Boost Users :
Subject: Re: [Boost-users] [Range] Strange!
From: Neil Groves (neil_at_[hidden])
Date: 2014-08-29 13:08:26
> > I see where you are coming from, I might even agree, but the impact upon
> > standard algorithms would be horrific. I don't find O(N) for
> > std::distance of a counting iterator upon integers to be acceptable.
> Are people passing counting_iterators to std::distance? Yes, it's a
> problem, but taking too long to get the right answer doesn't seem as bad
> as the random garbage the current behavior is giving.
> > Clearly I can make the Boost.Range boost::distance O(1) by altering the
> > implementation to not forward to the standard implementation. This would
> > be required for almost all of the standard algorithms, hence I'd have to
> > rewrite them all.
> Yes. IMO, Boost.Algorithm should have versions of ALL the standard
> library algorithm, rewritten to work with the new-style iterator
> categories. And yes, it's a lot of work, but not as much as you might
> think. I should know, I'm just about finished my own complete
> reimplementation of the algorithms for my range work.
This is certainly something that can be done. I find it disappointing that
it will be a reimplementation not simply because it is additional work, but
because there doesn't appear to be progress in making the Standard better
in this respect. It would clearly be a better end result if we could make
the existing standard algorithms work in this manner. I also respect that
we might want to do something in the library in the interim to get results
> > Even with this effort the result would be sub-optimal
> > since there are many internal details within standard algorithm
> > implementations to optimise for various standard containers e.g. __niter.
> Not a big problem in practice, IMO.
It is for my use-cases. The __niter iterator extraction creates very
substantial performance gains. I appreciate that not everything is
performance-critical, but a lot of the work I do is. If it adds overhead I
often simply can't use it. The benefits when a string iterator is extracted
to a pointer yields 2x performance gains in several algorithms in my tests,
because it often selects contiguous pointer overloads for sub-algorithms.
> > I agree that it is a bug. The defect is simple, but the best solution
> > isn't. Your suggestion is valid, but it falls short of being an
> > acceptable solution. I was hoping to find a cunning way to keep the
> > counting_iterator random access while solving the lifetime issue. I've
> > not spent enough effort to convince myself that this is not possible yet.
> You prefer undefined behavior to a perf bug? Undefined behavior is
> exploitable. It's a security issue.
I am clearly not stating that we should do nothing. I wanted to consider
alternatives to immediately conceding that the demotion to input iterator
category was the best we could achieve. I understand the ramifications of
the defect. Having thought about the various trade-offs I am starting to
believe it would be worth considering returning by const value and having
the iterator category map to std::random_access_iterator_category. The
return by const value rather than value avoids an issue where a lifetime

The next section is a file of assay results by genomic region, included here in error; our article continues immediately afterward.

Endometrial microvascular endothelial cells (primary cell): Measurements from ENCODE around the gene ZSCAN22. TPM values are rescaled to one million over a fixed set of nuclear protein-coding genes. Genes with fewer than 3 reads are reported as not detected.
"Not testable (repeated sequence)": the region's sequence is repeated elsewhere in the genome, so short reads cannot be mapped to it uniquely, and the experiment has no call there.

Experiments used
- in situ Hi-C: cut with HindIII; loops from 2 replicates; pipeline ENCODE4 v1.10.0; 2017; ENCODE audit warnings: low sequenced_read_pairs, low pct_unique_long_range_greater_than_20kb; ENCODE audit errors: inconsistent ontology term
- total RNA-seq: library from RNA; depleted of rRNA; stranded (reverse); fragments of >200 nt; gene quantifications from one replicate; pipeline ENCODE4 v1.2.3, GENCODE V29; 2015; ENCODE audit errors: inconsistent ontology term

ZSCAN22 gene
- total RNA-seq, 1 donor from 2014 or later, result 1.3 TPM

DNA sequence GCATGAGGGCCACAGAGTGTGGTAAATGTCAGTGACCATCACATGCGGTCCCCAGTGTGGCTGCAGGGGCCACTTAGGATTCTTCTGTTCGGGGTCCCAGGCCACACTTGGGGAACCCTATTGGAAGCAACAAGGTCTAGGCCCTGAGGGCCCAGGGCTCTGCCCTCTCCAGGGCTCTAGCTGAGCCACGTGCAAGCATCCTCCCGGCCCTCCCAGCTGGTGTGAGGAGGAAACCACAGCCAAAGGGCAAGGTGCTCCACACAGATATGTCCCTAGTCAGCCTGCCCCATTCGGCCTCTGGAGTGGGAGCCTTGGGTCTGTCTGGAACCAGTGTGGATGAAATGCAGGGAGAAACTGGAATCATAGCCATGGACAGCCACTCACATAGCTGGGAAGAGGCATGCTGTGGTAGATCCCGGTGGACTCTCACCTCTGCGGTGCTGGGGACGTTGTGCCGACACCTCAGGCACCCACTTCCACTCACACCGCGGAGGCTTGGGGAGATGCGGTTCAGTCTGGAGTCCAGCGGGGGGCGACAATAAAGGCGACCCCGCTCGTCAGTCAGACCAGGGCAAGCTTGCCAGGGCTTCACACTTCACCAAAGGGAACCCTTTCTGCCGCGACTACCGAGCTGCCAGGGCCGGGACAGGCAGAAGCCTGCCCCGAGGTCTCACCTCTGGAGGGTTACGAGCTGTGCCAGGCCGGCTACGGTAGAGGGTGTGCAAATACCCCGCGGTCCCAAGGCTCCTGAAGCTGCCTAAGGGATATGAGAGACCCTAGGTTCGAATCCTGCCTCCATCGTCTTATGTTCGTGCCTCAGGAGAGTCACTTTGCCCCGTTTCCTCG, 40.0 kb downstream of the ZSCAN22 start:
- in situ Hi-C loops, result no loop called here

issue if an algorithm uses auto& for the dereferenced result within the
calling function. While this would be non-compliant, it seems that the
cases where this would actually cause a problem are rather theoretical. I
have noticed that there is an int_iterator hidden in boost/iterator/detail
that works in exactly this proposed fashion. It would be interesting to see
how well this has worked.
The demotion to input iterator does not merely create a performance bug.
Standard algorithms (and user algorithms that use the standard iterator
categories) that require more than an input iterator will no longer compile
with the resultant counting_iterator. Therefore code will not only break,
there won't be an obvious adjustment to make to repair the client code.
Again, I'm not arguing that your proposal is not necessarily the optimal
one. I just feel that the ramifications of the change are sufficiently
abhorrent that we should ensure we have considered as many alternatives as
we can muster.
> > Boost.Range uses the Boost.Iterator traversal idioms extensively. The
> > Boost.Range Concepts are defined to avoid the reference type conflation
> > with traversal for example. Sadly, this doesn't help when the result is
> > fed into a Boost.Range algorithm that forwards to a standard algorithm.
> > The state of play is that Boost.Range prefers the Boost.Iterator idioms
> > but does not reimplement the standard parts and hence falls foul of the
> > standard issues.
> Great! Then only the algorithms need to be reimplemented. ;-) And
> actually, only those that require anything more than input iterators.
> That should cut the work load in half, or better.
I think an optimal implementation requires the reimplementation of each
algorithm that could attain performance benefit from traversal tag
dispatch? I don't think the difference matters much. I also believe there
are other significant potential advantages to defining a core set of
iteration algorithm primitives, and then implementing the remaining
algorithms in terms of these. It would allow easier use of segmented
iterators etc. without having to rewrite each individual algorithm. I am
therefore leaning toward writing the algorithms anyhow. I'll avoid
hijacking this thread further on this subject, and contact you directly to
optimise how we proceed avoiding duplication as much as possible.
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